A Charming Hotel
No romantic escapade would be complete without a resting place with a charm of its own. The Hotel Hacienda de Abajo, located in the heart of the historic centre of Tazacorte, is a reconverted sugar mill and the perfect spot for chilling out after a lengthy sightseeing day on the Beautiful Isle. We recommend checking out their bath house, where you can enjoy a good massage, and make a point of refueling in their magnificent restaurant.
Book your Vueling to La Palma here and celebrate Valentine’s Day in style!
Text by Los Viajes de ISABELYLUIS
Image by Ivan Borisov
La Palma – A Boundless Source of Vitality
La Palma is well known for its pure, pristine and well preserved natural heritage. But, it doesn’t stop there. Over and above leisure activities, the island offers endless possibilities, making it an alluring destination. One of its main claims to fame is the beauty of its landscapes and its wealth of secluded spots for roaming about and communing totally with the above-mentioned pristine nature. Legion are the visitors who come to this wonderful island to get away from the stressful rat race of urban life. We also did it and our experience was very rewarding.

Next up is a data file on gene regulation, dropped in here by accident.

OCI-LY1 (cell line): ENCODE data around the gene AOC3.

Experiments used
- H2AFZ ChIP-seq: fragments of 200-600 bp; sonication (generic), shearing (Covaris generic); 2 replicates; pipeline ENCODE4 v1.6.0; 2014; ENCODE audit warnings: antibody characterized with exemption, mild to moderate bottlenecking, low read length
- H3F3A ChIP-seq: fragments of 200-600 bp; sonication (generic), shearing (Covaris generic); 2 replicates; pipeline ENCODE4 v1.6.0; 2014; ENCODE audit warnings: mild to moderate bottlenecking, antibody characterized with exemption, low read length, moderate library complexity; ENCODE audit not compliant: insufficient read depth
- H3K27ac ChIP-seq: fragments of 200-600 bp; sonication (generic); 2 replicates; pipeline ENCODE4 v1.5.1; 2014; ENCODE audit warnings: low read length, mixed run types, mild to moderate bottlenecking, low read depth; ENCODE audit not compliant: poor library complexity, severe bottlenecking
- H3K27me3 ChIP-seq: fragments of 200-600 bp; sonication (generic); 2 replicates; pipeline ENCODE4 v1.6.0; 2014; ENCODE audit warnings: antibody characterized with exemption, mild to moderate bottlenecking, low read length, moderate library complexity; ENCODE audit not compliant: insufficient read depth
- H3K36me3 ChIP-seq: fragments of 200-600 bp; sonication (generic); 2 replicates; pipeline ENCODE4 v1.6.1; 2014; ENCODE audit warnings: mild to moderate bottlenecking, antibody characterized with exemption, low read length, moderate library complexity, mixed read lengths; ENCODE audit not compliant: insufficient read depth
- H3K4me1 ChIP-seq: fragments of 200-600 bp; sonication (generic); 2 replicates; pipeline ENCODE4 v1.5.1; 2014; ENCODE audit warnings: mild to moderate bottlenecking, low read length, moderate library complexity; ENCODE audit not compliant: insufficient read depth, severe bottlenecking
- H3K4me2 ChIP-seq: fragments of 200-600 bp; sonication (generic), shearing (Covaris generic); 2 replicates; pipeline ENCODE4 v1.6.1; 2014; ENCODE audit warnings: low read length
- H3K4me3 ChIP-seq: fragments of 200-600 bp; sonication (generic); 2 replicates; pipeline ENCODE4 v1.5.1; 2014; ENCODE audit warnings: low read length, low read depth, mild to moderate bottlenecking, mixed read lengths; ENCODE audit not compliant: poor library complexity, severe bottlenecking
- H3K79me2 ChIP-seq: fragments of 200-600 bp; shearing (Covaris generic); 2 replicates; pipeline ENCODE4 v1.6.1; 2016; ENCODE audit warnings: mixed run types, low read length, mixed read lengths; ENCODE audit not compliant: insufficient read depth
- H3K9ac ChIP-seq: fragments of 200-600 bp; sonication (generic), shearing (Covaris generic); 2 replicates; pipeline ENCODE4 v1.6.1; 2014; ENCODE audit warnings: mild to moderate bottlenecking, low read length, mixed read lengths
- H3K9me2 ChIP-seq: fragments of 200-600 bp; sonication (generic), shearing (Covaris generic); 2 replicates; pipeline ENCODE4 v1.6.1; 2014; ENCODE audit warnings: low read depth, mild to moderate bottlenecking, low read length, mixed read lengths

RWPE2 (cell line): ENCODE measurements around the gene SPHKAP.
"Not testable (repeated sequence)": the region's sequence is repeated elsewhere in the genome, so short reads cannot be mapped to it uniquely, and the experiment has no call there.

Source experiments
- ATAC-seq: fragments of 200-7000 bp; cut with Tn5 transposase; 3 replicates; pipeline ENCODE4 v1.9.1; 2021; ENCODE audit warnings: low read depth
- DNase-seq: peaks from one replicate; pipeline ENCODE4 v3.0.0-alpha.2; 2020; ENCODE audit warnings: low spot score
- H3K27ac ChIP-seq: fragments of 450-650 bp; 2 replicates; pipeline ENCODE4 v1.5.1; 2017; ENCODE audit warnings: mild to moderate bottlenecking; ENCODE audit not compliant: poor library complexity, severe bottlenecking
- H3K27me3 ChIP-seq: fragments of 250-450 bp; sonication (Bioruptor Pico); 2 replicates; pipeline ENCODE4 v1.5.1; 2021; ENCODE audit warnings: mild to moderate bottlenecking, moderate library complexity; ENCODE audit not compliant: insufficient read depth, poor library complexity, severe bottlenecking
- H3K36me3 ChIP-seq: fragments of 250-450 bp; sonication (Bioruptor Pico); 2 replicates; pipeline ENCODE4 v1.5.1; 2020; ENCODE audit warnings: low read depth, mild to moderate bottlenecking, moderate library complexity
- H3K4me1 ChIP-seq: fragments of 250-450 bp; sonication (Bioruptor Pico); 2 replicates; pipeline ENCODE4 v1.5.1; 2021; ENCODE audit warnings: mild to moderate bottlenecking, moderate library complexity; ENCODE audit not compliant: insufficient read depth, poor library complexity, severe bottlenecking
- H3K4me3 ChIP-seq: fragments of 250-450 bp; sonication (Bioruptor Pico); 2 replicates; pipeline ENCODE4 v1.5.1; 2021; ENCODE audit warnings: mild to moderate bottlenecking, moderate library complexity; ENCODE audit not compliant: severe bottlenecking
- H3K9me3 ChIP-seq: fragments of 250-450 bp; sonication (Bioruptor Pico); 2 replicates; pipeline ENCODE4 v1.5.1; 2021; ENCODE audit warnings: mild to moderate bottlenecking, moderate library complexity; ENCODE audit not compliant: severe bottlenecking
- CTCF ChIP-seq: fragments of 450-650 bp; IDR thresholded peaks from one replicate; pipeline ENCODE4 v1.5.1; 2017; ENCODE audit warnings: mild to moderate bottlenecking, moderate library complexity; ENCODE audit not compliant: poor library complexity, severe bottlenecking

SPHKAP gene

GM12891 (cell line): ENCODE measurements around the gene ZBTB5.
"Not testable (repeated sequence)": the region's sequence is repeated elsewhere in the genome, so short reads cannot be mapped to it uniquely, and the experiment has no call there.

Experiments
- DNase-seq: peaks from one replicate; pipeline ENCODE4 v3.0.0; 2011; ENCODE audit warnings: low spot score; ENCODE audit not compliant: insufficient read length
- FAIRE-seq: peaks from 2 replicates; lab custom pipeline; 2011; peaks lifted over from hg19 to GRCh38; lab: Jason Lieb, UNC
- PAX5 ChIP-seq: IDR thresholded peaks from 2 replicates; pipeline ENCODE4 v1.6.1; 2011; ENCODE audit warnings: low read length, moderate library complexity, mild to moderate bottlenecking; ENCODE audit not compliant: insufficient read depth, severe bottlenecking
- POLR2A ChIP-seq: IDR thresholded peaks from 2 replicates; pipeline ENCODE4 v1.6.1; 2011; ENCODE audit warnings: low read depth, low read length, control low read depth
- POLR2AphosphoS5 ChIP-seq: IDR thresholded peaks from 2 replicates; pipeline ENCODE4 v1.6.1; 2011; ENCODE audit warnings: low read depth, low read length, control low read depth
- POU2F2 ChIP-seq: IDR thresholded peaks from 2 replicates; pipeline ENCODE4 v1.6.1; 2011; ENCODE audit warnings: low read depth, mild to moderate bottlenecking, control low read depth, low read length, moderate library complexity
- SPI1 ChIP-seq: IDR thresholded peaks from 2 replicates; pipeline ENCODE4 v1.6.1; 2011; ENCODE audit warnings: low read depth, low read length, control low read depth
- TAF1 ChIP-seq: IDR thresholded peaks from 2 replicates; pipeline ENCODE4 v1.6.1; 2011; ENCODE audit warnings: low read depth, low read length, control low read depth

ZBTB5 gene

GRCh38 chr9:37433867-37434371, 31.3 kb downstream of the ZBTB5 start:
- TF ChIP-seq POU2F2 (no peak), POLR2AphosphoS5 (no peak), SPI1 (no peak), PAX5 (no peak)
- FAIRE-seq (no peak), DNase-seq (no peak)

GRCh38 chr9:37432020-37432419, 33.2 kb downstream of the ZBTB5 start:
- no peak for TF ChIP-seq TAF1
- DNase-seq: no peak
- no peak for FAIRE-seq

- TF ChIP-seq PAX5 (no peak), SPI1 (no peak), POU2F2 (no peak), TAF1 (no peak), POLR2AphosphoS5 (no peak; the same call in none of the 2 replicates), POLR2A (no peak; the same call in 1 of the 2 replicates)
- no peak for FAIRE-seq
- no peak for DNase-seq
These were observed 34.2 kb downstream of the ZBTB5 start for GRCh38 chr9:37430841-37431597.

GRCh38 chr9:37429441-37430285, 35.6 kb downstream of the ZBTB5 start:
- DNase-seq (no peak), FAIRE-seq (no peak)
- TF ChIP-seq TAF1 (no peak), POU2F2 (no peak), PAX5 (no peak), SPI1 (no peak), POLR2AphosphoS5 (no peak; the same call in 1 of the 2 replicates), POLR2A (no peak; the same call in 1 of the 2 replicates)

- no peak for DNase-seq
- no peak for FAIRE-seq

Return to the Source
The biodiversity of La Palma is virtually endless. When you first visit the island – nicknamed the Beautiful Island – the first thing that hits you is the explosion of scents, ranging from salty coastal aromas to the smell of fresh pine. Wafting across its fields are a variety of balmy aromas carried on the breeze. In short, you can enjoy a whole gamut of different fragrances, the fruit of plant evolution in isolation from continental development.
This land is actually home to several microclimates supporting a lush variety of plant species. One activity that struck us most forcefully during our visit was trekking. At times we felt we were steeped in a prehistoric environment, while at others the scenery was reminiscent of the tropics. La Palma is a rambler’s paradise, that’s for sure. The island is covered in an extensive network of trails. They are very well marked with coloured waymarkers, information panels and vertical signposts.
Practically all corners of the island can be reached via these footpaths, from the Volcano Route to the Coastal Path, which follows the perimeter of the island, and the Port-to-Port Route, which connects Santa Cruz de La Palma to Puerto de Tazacorte. Further information on the trails here.